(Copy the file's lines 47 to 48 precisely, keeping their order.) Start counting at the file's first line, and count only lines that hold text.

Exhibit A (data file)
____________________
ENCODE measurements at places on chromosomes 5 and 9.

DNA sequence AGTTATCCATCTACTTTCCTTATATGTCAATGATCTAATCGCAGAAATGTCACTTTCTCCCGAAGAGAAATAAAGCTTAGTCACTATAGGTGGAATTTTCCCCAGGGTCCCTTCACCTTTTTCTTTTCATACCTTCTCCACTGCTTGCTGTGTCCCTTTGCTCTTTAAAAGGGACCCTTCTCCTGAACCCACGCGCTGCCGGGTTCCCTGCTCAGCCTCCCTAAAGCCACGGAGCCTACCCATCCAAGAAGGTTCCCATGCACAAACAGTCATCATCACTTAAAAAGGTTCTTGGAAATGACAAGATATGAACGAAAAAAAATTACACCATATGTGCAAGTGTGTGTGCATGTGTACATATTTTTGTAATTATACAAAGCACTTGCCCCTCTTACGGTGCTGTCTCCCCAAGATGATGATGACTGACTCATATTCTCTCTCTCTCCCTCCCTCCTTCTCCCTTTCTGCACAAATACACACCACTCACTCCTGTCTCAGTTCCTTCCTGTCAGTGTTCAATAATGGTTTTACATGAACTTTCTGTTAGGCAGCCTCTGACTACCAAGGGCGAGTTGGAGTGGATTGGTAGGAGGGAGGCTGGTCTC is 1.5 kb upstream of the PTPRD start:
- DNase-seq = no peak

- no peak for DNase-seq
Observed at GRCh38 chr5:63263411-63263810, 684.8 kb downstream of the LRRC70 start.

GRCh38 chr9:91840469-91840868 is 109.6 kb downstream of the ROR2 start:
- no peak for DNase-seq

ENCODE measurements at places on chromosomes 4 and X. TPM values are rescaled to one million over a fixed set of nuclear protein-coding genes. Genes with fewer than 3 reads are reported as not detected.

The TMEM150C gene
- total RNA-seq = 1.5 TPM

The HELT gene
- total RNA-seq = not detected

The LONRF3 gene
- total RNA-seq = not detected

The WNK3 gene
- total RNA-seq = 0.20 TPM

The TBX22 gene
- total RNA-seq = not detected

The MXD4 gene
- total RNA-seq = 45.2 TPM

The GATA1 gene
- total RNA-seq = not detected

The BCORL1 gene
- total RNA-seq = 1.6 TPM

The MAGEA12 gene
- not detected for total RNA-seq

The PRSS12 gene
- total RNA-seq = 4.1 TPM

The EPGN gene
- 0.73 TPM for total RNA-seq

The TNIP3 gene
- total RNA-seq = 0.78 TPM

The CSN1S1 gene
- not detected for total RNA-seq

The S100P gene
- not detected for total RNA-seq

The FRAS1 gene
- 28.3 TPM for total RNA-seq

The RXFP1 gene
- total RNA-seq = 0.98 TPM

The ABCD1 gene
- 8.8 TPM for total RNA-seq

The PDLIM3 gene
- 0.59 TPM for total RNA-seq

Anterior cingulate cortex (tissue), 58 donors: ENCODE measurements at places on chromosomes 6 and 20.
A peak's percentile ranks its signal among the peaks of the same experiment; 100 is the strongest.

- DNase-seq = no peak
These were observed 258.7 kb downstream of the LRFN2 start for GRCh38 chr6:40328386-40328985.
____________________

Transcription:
- DNase-seq = no peak
These were observed 258.7 kb downstream of the LRFN2 start for GRCh38 chr6:40328386-40328985.